Happy New Year! It is a new year, and I am finally working with pre-service teachers in a methods course in my new (as of August) position at Georgia Gwinnett College. After a semester of teaching first year and developmental writing courses, I am ready to work with teacher candidates again. It feels like a homecoming and a return to who I am as a learner, too. Since I am asking my students to blog, I am blogging with them, instead of writing freshman comp essays with my novice writers.
During our first class session last week, my co-teacher and I asked our groups of preservice teachers to think about who they were at 12 years old—the point at which, for most adolescents, adult personalities and self-concepts are beginning to cement. A range of responses followed this reflection. Some were quiet, shy book lovers, and others were trying on multiple identities, looking for a sense of place. Others were listeners; some were arguers. Some were guided by great English teachers, yet others watched as teachers explicitly didn’t teach.
Of course, this discussion made me reflect upon my own path to the classroom. I turned 12 in September of my seventh grade year. Seventh grade marked a turning point for me in many different ways—developmentally, socially, physically, intellectually. Seventh grade was the year I learned to hate school. I found boys, cliques, algebra, and many other frustrating things. I lost my academic confidence and my voice. I wanted to be invisible, and I watched more visible girls be tortured by gangs of ponytailed bullies in designer jeans. I watched teachers watch this too—and do nothing.
During my seventh grade year, reading, which had been a source of pleasure for me, became a site of refuge, and I learned to hide in books, which is one of the ways I managed to make it through the awkward and painful years of secondary school. I have a vivid memory of a day in junior year English class, American literature. The teacher was reading to us, line-by-line, Sinners in the Hands of an Angry God. She leaned into the lectern, her glasses slipping down her nose, reading and interpreting, sentence by sentence. I sat about two rows back from the front, my textbook propped in my lap. Tucked inside my textbook was a novel that my teacher could not see, and as she lectured on, I lost myself in the book, just as she was losing herself in her own reading of Edwards. No one else was there.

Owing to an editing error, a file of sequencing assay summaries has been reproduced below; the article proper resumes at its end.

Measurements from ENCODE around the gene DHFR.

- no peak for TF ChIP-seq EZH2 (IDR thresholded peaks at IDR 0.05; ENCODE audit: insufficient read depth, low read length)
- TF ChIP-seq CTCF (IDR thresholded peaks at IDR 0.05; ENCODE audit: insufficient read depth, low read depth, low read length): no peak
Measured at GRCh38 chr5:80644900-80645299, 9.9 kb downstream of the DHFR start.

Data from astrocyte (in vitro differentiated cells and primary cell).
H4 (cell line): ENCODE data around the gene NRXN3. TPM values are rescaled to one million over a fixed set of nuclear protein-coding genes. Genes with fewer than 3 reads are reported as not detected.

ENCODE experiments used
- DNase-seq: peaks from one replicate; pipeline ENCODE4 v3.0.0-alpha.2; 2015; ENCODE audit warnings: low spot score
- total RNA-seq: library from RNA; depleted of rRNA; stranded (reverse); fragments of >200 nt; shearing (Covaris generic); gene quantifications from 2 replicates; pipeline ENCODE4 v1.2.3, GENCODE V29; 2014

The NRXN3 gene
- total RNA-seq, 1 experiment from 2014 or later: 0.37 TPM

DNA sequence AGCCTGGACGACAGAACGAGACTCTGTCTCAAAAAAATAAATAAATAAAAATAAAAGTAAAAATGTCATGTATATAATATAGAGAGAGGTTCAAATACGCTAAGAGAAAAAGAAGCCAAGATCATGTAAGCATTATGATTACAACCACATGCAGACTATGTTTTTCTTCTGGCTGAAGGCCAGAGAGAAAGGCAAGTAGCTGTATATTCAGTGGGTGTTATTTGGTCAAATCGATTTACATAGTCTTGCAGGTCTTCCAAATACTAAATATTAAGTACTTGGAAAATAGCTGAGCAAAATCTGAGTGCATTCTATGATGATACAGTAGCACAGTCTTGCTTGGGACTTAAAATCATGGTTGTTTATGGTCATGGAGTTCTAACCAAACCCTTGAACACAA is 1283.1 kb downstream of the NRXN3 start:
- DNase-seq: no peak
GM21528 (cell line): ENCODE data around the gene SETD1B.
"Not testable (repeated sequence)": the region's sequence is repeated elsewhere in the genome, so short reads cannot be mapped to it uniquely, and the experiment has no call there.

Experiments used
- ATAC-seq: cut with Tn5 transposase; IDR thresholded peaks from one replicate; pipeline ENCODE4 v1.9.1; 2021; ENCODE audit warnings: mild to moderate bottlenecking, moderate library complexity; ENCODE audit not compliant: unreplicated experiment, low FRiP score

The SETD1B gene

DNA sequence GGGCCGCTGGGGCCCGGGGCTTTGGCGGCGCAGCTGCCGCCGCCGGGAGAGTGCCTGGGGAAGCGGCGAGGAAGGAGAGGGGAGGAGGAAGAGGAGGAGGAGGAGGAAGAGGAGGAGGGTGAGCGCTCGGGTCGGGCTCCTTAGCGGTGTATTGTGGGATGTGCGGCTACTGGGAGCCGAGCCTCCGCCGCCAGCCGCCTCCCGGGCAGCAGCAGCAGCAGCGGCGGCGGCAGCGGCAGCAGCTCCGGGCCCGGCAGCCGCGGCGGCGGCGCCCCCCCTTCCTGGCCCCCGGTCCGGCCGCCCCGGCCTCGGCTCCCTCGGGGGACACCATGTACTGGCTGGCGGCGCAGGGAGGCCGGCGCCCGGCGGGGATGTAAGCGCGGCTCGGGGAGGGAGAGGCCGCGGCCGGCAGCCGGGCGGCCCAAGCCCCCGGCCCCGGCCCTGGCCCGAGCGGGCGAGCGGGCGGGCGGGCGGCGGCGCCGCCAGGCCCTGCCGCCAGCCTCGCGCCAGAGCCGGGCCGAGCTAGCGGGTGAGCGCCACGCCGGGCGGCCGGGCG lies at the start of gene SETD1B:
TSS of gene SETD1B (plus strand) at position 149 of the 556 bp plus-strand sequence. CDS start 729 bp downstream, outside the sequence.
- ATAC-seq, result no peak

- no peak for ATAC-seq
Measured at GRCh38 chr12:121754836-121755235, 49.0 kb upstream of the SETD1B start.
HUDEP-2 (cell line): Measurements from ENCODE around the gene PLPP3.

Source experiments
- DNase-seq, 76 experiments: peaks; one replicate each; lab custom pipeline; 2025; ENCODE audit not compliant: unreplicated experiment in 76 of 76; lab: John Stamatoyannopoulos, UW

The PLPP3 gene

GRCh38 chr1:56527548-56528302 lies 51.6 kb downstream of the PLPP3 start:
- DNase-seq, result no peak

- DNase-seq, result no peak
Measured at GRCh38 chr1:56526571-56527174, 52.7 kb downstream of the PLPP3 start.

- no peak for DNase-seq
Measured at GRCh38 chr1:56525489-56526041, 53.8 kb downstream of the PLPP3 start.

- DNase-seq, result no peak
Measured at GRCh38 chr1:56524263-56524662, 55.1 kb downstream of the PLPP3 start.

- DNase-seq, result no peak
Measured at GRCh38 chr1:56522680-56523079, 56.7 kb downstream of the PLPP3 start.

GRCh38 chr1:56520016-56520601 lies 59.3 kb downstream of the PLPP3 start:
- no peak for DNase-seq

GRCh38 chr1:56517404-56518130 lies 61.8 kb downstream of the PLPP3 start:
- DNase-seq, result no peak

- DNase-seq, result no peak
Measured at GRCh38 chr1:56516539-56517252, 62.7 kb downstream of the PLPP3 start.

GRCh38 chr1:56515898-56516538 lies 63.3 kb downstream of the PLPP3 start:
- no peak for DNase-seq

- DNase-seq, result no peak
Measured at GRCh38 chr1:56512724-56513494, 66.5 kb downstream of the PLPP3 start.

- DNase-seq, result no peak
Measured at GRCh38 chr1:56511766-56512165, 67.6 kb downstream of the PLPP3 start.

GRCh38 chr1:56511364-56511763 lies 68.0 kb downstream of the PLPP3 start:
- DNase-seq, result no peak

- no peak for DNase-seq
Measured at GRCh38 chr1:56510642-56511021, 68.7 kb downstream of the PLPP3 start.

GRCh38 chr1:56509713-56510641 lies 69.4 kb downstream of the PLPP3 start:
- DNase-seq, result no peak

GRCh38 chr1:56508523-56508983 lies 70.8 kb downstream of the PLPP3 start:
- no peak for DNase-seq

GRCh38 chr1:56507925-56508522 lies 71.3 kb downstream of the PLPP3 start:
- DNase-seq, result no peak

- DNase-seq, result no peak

I didn’t know I would be a teacher in seventh grade or in high school, but when I began my teacher training years later, I thought back mostly on the kinds of teachers I didn’t want to be. Some of my students during our first session expressed this, but others spoke of teachers who changed their lives. Still, all of us, somehow, whether by the guidance of a brilliant teacher or the lack of teacher role models, have ended up on the path to teaching, themselves. And I get to watch them get there.
This week, I have asked my students to blog about their own reading and writing (which I do here). I am looking forward to hearing about how they became the readers and writers they are, and I am looking forward to seeing the teachers they become. An exciting way to begin the semester: new beginnings for a new year.